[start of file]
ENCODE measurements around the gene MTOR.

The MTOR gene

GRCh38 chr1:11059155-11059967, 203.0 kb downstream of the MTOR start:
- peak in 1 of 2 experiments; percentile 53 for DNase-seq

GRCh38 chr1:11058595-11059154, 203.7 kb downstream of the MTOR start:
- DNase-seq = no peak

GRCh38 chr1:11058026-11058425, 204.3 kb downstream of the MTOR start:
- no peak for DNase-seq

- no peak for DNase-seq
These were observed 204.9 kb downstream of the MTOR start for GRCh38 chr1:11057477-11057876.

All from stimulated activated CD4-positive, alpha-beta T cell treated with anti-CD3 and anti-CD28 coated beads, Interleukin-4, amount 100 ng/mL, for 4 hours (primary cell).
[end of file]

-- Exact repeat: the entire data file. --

ENCODE measurements around the gene MTOR.

The MTOR gene

GRCh38 chr1:11059155-11059967, 203.0 kb downstream of the MTOR start:
- peak in 1 of 2 experiments; percentile 53 for DNase-seq

GRCh38 chr1:11058595-11059154, 203.7 kb downstream of the MTOR start:
- DNase-seq = no peak

GRCh38 chr1:11058026-11058425, 204.3 kb downstream of the MTOR start:
- no peak for DNase-seq

- no peak for DNase-seq
These were observed 204.9 kb downstream of the MTOR start for GRCh38 chr1:11057477-11057876.

All from stimulated activated CD4-positive, alpha-beta T cell treated with anti-CD3 and anti-CD28 coated beads, Interleukin-4, amount 100 ng/mL, for 4 hours (primary cell).